It is to be understood that while certain forms of this invention have been illustrated and described, it is not to be limited to the specific forms or arrangement of parts herein described and shown except insofar as such limitations are included in the claims.

What I claim and desire to secure by Letters Patent is:

1. In a vehicle for hauling materials having a pair of forwardly extending booms pivoted at their rear terminals to the vehicle, a scoop mounted on the forward terminals of said booms and having a back portion and an upper edge, means for raising and lowering said booms and said scoop, means for retaining material on said scoop comprising:

(a) a plurality of tubular members pivotally secured to the upper edge of said scoop,

(b) rods telescoping in said tubular members,

(c) a cross member secured to the outer free ends of said rods,

(d) a cross bar secured to said tubular members spaced from said cross member,

(e) teeth rigidly secured to said rods and extending laterally therefrom and normally toward said scoop,

(f) hydraulically operated extensible means having one end pivotally secured to said cross bar and its other end to said scoop forwardly of said back portion,

(g) hydraulically operated extensible means having one end pivotally secured to said cross member and its other end to said cross bar for extending and retracting said rods in said tubular members,

(h) whereby said material retaining means may be extended outwardly of said scoop to move the material onto said scoop and compact the same therein.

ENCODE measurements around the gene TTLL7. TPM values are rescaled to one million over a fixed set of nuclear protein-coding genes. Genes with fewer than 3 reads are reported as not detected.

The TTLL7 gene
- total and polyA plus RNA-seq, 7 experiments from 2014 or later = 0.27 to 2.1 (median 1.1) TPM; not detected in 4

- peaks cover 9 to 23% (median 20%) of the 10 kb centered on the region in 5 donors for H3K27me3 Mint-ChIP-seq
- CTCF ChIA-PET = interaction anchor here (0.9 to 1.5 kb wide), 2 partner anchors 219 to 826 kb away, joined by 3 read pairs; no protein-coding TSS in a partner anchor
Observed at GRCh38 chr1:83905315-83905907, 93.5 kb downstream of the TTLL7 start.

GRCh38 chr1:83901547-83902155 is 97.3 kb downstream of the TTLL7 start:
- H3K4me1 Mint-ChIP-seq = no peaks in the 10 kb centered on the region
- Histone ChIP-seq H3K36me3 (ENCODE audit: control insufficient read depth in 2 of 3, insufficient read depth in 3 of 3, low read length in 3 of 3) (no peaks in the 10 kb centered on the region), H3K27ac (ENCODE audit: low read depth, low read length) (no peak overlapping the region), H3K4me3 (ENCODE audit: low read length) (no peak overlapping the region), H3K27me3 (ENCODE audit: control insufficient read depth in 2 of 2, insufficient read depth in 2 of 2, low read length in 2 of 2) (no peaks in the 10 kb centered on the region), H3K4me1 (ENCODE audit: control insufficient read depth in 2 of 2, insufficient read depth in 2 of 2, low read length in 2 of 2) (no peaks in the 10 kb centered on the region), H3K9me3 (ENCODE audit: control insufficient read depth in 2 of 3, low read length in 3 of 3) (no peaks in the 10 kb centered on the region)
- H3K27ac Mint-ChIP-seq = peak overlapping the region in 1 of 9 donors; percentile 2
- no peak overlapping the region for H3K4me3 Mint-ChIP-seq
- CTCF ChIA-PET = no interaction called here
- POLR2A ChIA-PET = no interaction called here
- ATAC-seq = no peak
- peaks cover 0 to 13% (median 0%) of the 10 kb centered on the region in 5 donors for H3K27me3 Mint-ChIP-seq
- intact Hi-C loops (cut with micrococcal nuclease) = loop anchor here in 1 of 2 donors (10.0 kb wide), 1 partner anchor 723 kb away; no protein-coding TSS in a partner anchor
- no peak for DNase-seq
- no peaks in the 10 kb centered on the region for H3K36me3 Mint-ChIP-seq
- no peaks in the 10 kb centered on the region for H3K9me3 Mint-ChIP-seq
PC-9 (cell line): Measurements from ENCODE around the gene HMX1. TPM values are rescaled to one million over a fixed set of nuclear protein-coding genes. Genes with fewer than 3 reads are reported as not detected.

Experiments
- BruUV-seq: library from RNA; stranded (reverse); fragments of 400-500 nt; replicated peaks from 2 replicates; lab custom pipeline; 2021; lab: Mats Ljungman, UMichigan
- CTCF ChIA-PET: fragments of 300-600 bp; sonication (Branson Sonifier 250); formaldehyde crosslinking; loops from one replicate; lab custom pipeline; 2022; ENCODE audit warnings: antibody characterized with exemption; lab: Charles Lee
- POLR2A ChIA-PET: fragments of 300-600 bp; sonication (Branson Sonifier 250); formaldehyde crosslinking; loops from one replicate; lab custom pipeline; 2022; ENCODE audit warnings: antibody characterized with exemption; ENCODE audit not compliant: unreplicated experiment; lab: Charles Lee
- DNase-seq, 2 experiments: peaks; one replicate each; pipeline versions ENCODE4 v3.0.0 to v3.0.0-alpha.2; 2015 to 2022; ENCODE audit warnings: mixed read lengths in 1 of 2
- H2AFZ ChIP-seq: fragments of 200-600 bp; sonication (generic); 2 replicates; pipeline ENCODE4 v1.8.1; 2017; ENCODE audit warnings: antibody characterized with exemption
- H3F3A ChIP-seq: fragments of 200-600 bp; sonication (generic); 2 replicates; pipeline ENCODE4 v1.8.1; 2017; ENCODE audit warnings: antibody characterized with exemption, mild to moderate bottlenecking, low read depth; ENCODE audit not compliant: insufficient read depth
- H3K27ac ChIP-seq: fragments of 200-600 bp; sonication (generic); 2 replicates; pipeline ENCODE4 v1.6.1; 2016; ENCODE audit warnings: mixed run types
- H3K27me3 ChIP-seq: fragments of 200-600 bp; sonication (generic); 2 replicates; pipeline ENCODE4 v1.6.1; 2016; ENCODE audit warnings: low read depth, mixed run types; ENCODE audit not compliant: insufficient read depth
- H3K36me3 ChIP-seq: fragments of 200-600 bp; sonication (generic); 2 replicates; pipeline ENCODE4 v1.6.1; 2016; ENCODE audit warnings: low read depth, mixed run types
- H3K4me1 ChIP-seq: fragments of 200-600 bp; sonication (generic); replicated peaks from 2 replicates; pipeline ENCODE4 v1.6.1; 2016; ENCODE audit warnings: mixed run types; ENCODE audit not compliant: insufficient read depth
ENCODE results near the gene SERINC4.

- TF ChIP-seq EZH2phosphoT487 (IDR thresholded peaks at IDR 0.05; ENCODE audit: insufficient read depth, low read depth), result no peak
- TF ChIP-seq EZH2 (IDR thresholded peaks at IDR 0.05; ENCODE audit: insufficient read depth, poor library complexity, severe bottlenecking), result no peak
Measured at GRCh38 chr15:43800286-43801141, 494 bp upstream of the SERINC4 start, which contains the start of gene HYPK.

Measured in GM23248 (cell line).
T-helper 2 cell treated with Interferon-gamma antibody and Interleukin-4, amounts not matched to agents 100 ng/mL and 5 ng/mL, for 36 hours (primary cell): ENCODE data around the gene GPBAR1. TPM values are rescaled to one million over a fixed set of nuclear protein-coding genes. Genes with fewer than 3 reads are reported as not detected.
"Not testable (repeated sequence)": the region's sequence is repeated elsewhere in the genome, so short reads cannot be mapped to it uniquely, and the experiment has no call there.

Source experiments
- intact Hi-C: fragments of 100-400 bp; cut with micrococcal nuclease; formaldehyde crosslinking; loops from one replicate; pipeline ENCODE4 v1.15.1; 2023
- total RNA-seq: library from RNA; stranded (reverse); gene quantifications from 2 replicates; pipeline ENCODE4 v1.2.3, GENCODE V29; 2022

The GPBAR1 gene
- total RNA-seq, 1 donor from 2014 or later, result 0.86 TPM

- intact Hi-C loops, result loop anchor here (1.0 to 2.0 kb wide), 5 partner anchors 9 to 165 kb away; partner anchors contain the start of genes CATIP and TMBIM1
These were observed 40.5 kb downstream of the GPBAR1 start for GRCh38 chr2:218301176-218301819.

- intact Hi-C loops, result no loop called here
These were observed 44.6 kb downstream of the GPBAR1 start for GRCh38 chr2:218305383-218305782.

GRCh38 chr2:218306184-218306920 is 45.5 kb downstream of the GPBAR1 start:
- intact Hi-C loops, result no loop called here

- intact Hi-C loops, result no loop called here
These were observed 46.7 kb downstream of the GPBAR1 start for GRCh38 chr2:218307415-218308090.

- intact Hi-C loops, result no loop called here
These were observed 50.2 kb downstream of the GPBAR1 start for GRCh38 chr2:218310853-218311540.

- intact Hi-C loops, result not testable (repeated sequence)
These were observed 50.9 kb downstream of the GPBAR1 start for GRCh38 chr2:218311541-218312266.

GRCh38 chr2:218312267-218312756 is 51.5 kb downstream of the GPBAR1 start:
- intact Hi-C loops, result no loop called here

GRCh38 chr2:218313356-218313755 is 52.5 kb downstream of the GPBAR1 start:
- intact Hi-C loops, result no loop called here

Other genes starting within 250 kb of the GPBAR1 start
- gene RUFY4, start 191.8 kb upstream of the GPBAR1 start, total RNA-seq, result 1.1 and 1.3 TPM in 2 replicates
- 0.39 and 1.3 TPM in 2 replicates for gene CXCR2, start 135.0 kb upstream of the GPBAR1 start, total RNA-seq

2. In combination, a material handling device and a self-propelled vehicle having lifting booms pivoted at their rear terminals to said vehicle, said device being pivotally mounted on the forward terminals of said lift arms and comprising:

(a) a receiving member having a forwardly projecting bottom portion and a generally upwardly projecting back portion, said back portion having an upper edge,

(b) material retaining means including projecting teeth, said retaining means being pivotally mounted on said receiving member at said upper edge for movement of said teeth between a position upwardly of said back portion and a position forwardly of said back portion for retaining material between said teeth and said back portion,

(c) power means connected to said receiving member and said retaining means and positioned forwardly of said back portion and at least partially below said upper edge for urging said material retaining means between said upward position and said forward position,

(d) means permitting said teeth to extend and retract radially of said upper edge, and

(e) power means carried by said retaining means for selectively extending and retracting said teeth for compacting material against said back portion.

References Cited UNITED STATES PATENTS 3,008,597 11/1961 Brudi et al 214-654 3,305,262 2/1967 Lull 214-654 X 3,338,442 8/ 1967 Armeneau et al 214-767 2,705,082 3/ 1955 Heimsoth 214-510 2,768,760 10/1956 Pilch 214-510 3,163,304 12/1964 Kohorst et a1 214-767 X 3,208,612 9/1965 Blaim 214-144 HUGO O. SCHULZ, Primary Examiner U.S. CI. X.R.

Patent Citations
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Referenced by
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US3684114 *Jan 30, 1970Aug 15, 1972British Railways BoardFork lift load handling devices
US4131210 *Feb 25, 1977Dec 26, 1978Everson Clifford GBackhoe jaw attachment
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US4565485 *Dec 19, 1983Jan 21, 1986Wilman Thomas SMechanical grab and scoop combination
US4863338 *Jun 10, 1988Sep 5, 1989Johnson Bruce WMaterial handling bucket with extensible and pivotally mounted apron assembly
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Classifications
U.S. Classification414/704, 414/741, 414/739
International ClassificationB60P3/41, B60P3/40, A01D87/00
Cooperative ClassificationB60P3/41, A01D87/003
European ClassificationB60P3/41, A01D87/00G